Josephine is a community leader in Surigao del Sur province in the northeastern part of Mindanao. She is a Manobo woman, one of the major tribes of Lumad (indigenous) peoples in the southern Philippines. Along with others, she has protested the incursions of mining operations into her community. For this activism, she and her community have been targeted.
At dawn on September 1, 2015, Josephine woke to go to the toilet, which was across from her home. As she went out, she was faced with two armed men, who pointed guns at her. She was allowed to go to the toilet, but afterwards they went with her into her house and checked if she had any guns inside. Seeing that there were none, they left.
Soon therafter, her friend and colleague Dionel Campos was brought in front of her sari-sari store (a very small convenience store), and shot to death. Dionel Campos was the chair of Josephine’s community organization, which was engaged in peaceful protests against mining and logging operations. The brutal killing left Josephine shaking. “It was the first time I saw someone being shot and dying in front of me.” Two others were killed that morning in their community – Campos’ cousin, Bello Sinzo, and tribal school director Emerico Samarca. To justify the killings, the military falsely accused those they had shot of involvement with an armed wing of the Communist Party of the Philippines, a tactic often used to suppress environmental and human rights activism.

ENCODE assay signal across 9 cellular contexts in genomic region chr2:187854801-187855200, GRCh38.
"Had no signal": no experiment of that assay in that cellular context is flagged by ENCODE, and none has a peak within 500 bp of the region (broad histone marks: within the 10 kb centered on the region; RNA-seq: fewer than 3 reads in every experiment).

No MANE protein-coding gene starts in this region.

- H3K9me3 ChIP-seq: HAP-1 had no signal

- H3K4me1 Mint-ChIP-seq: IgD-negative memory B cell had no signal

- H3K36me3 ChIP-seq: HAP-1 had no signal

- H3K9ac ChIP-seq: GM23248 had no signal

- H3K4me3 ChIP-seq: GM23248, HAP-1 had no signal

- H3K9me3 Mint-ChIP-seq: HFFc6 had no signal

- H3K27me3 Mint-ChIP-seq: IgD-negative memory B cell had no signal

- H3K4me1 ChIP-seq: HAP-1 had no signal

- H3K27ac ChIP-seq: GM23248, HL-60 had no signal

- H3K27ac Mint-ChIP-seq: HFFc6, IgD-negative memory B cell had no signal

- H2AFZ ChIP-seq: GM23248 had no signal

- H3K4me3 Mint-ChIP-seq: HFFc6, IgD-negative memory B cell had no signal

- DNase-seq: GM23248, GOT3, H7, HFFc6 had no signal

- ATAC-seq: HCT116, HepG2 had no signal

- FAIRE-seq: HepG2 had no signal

“It will not be true if I say I am not afraid. Because I am. But there are things I need to do for my people. And so I continue, and move on.”
— Josephine Pagalan
Josephine has also been a target of death threats since becoming involved with the campaigns against mining and logging companies. Because of the danger, she has taken a regional leadership position and now spends most of her time in the city, away from her community. “In our community, which is 16 kilometers away from our barangay (village or city municipality), you will be killed and no one will know.”
However, this means Josephine is often away from her family. She is the mother of four children and recently became a grandmother for the first time. Her evacuation to the city also means that her family’s income is reduced because they can not continue to operate the sari-sari store. Yet Josephine would not alter her path. “I need to do what I have to do as a leader. My campaigns against mining and logging companies mean the protection of our resources and our lands. I do this for my people; but especially, I do this for my children and theirs.”
The Lianga Bay logging company and the Semirara Coal Mining company have been in Surigao and Agusan del Sur since the 1970s. The Manobo people have been struggling against these companies since then, and lives have been lost in this struggle. By the year 2000, Josephine said that “women started to take over the front line.” The filing of legal cases against the mining company and the documentation of human rights violations by the military and paramilitary groups are critical tasks mostly done by women. As a leader, Josephine works to ensure that the community’s concerns are publicized; she speaks on radio programs and engages the media. When the community stages protest actions, or files legal cases, Josephine goes the media to explain these actions to the public and seek their support.
In the past, Josephine felt the military treated women activists with more restraint, “…as if they are facing their mothers.” More recently, violence against women activists is escalating, and concern for her own security is growing, yet this does not deter her. “If I let fear take over, the lives that were taken before will lose their meaning. For those of us who are still alive, we need to continue the struggle. Our rights are not handed down to us, but something we need to fight for.”